David Schell wrote this positively brilliant post that I just had to reblog — here’s an excerpt:
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The Western Narrative

As it turns out, I wasn’t alone in feeling like the lone righteous person, or small group of people, standing strong and brave against a powerful evil. That narrative is basically the Western Meta-narrative. Consider:

  • Ulysses in The Odyssey.
  • Martin Luther’s “Here I stand and can do no other.”
  • Galileo refusing to recant.
  • The American War for Independence where a scrappy group of colonists fight off the most powerful empire on earth.
  • Star Wars Episode IV, with Luke Skywalker and a scrappy band of rebels fighting off an evil empire.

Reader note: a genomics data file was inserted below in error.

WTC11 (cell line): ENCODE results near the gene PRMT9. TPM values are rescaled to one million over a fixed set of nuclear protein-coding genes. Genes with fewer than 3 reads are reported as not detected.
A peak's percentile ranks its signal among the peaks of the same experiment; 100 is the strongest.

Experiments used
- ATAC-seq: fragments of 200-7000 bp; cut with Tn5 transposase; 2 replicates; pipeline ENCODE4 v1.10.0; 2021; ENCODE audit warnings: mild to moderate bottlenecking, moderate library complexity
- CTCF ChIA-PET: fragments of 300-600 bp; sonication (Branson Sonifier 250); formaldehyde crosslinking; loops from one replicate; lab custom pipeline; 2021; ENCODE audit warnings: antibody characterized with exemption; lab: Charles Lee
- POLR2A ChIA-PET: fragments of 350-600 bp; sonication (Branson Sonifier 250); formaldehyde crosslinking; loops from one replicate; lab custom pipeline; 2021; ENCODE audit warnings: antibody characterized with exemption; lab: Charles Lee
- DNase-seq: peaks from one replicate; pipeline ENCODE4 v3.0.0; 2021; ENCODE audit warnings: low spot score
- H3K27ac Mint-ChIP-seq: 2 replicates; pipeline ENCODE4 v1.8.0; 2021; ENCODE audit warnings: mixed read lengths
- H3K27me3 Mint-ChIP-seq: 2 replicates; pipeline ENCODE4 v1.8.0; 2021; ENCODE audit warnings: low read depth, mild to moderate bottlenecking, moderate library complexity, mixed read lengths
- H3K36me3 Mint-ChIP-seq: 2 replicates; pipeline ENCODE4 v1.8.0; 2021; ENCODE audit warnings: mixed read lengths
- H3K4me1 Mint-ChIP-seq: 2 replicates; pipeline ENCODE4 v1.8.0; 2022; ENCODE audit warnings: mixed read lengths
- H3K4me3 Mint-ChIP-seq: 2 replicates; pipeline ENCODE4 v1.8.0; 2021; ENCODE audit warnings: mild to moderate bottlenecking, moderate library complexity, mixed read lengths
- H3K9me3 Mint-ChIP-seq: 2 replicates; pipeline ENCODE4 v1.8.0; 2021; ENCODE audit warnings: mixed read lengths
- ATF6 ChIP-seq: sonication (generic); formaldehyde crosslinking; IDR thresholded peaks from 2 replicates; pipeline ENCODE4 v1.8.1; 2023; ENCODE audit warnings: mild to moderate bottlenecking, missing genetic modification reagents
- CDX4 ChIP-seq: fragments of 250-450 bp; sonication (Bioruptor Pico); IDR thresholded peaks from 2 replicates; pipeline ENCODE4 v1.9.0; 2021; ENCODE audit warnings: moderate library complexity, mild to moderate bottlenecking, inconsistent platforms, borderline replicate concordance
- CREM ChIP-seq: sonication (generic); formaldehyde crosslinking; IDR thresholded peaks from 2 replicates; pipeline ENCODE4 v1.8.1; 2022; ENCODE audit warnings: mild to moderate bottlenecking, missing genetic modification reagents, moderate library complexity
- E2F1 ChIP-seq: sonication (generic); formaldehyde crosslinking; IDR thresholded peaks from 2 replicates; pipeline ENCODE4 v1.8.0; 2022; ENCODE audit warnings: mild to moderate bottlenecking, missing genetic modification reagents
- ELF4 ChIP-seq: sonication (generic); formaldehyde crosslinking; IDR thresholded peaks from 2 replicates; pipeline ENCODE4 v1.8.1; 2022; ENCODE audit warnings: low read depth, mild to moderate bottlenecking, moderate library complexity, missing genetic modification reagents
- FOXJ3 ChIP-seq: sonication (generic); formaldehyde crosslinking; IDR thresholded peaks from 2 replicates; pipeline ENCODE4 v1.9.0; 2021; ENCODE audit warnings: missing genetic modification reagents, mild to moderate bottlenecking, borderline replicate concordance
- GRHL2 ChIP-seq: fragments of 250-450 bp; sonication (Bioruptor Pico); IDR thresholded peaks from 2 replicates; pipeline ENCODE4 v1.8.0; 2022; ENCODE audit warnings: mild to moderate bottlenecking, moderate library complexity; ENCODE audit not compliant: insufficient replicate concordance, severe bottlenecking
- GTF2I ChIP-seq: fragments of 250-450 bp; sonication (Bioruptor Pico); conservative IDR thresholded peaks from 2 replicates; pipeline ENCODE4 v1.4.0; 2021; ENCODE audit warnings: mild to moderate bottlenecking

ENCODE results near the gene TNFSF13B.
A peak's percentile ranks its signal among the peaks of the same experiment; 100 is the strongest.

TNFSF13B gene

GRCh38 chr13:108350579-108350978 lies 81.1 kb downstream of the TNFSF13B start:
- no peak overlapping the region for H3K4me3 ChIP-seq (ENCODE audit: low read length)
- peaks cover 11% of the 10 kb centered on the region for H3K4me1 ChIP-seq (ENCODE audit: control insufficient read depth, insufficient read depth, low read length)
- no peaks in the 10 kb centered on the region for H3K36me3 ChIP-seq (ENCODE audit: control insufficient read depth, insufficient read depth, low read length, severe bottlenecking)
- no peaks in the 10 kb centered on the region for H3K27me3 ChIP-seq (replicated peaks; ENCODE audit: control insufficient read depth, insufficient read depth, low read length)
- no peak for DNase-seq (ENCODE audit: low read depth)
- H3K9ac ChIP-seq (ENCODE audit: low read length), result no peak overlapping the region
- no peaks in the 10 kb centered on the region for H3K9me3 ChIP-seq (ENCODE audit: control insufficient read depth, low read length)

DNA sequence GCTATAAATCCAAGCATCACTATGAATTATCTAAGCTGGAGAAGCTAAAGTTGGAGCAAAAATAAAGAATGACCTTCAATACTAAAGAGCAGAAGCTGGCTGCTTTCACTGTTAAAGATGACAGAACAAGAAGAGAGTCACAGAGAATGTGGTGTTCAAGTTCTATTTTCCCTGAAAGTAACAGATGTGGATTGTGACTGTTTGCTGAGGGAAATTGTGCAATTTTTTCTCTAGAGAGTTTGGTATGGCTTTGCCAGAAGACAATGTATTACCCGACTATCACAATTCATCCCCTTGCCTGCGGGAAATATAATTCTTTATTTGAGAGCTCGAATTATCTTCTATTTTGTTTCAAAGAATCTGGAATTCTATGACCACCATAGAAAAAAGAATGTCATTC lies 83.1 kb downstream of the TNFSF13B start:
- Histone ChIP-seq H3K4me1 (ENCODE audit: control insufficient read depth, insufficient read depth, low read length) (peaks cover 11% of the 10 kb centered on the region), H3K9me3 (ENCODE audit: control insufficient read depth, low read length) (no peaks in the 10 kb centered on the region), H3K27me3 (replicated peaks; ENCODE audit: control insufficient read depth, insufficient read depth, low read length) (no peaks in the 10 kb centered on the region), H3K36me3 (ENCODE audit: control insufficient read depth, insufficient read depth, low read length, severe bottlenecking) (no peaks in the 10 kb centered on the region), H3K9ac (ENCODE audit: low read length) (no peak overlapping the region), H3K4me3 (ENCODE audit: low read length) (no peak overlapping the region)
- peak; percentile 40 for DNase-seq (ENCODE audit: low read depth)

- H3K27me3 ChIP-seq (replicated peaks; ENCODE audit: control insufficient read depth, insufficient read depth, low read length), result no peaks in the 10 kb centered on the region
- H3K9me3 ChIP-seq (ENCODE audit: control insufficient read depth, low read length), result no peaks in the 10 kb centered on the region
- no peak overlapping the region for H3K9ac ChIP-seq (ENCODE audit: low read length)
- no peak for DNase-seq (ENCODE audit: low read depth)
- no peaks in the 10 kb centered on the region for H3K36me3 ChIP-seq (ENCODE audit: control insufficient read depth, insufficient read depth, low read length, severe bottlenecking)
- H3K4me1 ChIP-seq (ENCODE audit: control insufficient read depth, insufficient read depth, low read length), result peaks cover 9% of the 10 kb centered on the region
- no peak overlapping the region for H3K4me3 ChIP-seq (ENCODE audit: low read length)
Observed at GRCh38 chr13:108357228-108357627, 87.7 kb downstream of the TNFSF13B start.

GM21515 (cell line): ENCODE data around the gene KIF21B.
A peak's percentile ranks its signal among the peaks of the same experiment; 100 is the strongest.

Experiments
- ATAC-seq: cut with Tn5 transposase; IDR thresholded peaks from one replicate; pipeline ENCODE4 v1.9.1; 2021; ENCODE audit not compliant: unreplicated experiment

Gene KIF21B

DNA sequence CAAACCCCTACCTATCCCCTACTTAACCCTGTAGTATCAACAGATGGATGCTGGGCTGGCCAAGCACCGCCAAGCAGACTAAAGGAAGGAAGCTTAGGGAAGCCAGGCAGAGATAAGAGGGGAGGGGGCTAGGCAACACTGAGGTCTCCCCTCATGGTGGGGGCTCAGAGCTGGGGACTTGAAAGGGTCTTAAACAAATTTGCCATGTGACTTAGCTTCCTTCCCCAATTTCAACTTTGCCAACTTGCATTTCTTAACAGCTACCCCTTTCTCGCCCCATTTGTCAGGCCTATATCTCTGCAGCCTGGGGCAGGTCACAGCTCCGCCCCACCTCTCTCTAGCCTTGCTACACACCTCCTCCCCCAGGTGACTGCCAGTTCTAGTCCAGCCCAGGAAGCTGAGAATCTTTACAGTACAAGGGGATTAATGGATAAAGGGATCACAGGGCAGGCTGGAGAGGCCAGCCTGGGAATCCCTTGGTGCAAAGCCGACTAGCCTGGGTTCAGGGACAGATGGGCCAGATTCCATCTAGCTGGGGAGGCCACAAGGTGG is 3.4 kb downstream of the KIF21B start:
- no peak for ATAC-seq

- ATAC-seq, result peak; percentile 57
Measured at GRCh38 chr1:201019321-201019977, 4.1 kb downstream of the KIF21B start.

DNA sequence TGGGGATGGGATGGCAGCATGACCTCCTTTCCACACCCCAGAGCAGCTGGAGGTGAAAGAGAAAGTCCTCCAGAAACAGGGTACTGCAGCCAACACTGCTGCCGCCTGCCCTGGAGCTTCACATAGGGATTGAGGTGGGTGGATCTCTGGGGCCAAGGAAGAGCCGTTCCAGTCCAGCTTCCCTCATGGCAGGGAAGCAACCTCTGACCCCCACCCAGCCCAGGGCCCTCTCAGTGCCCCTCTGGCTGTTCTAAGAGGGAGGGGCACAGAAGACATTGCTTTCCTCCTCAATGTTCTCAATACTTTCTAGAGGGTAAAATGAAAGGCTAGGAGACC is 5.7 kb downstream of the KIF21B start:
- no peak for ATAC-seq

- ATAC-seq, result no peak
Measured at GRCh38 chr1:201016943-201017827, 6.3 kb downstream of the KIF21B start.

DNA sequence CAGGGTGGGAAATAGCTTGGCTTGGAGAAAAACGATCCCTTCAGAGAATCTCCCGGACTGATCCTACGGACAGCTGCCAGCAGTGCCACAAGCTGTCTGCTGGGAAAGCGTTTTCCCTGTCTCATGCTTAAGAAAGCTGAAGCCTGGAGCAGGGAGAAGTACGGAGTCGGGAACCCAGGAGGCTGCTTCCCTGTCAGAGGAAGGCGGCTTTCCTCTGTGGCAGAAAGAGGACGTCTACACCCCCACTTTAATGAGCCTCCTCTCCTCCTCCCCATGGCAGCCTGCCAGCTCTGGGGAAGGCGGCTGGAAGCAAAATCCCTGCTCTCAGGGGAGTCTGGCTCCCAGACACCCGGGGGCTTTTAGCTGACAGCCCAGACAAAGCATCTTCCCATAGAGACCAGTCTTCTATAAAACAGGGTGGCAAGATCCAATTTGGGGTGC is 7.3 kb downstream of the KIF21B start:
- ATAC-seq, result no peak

• Braveheart.

Look at Jesus Christ himself, the stone that the builders rejected. I Timothy 3:12says all who live godly in Christ will suffer persecution, and look at Elijah. Finally, look at the biggest archetype of ’em all: a little shepherd boy standing strong with just a sling and five smooth stones against a giant clad in armor with a heavy sword: David and Goliath.

These stories are our stories. They allow us to transform our wounded sense of exclusion and isolation into a sort of vindication and righteousness, into something we can draw strength and hope from. They’re a Psalm: God how many are my foes, but I trust that you will conquer them. The persecuted few may even be defeated, as in the story of the Alamo, but if they are, they will be vindicated even after their death.

But what happens when everybody wants to claim David and Goliath for themselves?

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Read more over at http://davidmschell.com/im-david-youre-goliath/

 

 

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